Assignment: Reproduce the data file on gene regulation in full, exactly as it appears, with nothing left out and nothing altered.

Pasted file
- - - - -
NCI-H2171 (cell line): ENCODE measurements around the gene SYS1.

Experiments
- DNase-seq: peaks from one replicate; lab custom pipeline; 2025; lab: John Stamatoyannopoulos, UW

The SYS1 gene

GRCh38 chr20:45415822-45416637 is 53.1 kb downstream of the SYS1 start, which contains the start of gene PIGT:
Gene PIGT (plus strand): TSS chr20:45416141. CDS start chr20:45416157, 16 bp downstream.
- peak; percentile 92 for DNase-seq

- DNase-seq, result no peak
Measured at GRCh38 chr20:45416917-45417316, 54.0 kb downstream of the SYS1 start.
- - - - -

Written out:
NCI-H2171 (cell line): ENCODE measurements around the gene SYS1.

Experiments
- DNase-seq: peaks from one replicate; lab custom pipeline; 2025; lab: John Stamatoyannopoulos, UW

The SYS1 gene

GRCh38 chr20:45415822-45416637 is 53.1 kb downstream of the SYS1 start, which contains the start of gene PIGT:
Gene PIGT (plus strand): TSS chr20:45416141. CDS start chr20:45416157, 16 bp downstream.
- peak; percentile 92 for DNase-seq

- DNase-seq, result no peak
Measured at GRCh38 chr20:45416917-45417316, 54.0 kb downstream of the SYS1 start.